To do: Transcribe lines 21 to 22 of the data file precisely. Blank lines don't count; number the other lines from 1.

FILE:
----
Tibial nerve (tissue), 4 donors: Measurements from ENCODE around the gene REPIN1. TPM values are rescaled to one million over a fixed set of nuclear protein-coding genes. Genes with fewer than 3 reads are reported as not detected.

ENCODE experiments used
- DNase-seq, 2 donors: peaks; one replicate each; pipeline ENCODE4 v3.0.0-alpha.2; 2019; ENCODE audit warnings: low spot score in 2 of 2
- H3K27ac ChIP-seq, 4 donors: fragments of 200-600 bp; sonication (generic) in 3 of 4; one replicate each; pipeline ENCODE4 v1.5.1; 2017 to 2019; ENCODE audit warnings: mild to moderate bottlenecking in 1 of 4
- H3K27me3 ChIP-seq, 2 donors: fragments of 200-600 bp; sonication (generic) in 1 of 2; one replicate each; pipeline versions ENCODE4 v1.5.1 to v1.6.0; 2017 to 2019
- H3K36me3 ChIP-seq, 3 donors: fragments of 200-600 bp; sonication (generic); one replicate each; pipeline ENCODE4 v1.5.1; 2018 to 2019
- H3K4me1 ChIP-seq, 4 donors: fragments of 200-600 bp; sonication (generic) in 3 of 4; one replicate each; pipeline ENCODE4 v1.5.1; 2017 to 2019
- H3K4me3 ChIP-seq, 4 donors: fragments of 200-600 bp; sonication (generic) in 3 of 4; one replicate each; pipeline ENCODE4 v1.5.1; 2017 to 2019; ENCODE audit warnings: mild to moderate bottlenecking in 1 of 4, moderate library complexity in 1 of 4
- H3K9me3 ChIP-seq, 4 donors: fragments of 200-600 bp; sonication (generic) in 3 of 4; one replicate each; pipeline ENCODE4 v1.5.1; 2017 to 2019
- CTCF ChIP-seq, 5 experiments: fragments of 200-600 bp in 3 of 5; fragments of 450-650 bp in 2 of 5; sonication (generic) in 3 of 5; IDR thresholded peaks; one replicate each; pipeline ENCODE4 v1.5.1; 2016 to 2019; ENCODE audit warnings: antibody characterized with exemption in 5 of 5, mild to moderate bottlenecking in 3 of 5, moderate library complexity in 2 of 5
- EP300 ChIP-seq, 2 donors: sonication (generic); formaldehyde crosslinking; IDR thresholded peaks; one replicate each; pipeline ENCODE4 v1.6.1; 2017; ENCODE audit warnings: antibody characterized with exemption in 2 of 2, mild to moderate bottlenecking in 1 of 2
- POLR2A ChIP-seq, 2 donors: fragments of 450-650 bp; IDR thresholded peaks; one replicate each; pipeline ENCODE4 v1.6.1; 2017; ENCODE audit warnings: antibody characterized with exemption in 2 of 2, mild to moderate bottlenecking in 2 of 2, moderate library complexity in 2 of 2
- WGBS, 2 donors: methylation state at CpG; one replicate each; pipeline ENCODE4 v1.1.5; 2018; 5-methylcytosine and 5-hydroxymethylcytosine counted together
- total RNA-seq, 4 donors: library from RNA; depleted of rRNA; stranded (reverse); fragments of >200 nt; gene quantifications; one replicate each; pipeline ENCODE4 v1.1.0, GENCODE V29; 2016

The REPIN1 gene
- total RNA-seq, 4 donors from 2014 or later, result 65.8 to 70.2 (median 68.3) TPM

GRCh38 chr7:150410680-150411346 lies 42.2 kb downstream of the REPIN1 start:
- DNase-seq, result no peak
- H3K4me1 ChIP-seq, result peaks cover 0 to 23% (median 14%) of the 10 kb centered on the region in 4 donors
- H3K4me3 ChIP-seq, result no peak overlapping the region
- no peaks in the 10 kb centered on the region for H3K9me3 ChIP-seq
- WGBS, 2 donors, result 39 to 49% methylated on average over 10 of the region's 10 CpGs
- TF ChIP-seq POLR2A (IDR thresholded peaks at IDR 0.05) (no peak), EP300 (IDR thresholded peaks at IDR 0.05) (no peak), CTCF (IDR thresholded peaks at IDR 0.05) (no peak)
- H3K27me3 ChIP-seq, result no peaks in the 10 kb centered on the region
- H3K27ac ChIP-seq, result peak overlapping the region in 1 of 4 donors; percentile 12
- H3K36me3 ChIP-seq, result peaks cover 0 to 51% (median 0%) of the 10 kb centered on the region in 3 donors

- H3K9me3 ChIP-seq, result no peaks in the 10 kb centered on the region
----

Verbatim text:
- no peaks in the 10 kb centered on the region for H3K9me3 ChIP-seq
- WGBS, 2 donors, result 39 to 49% methylated on average over 10 of the region's 10 CpGs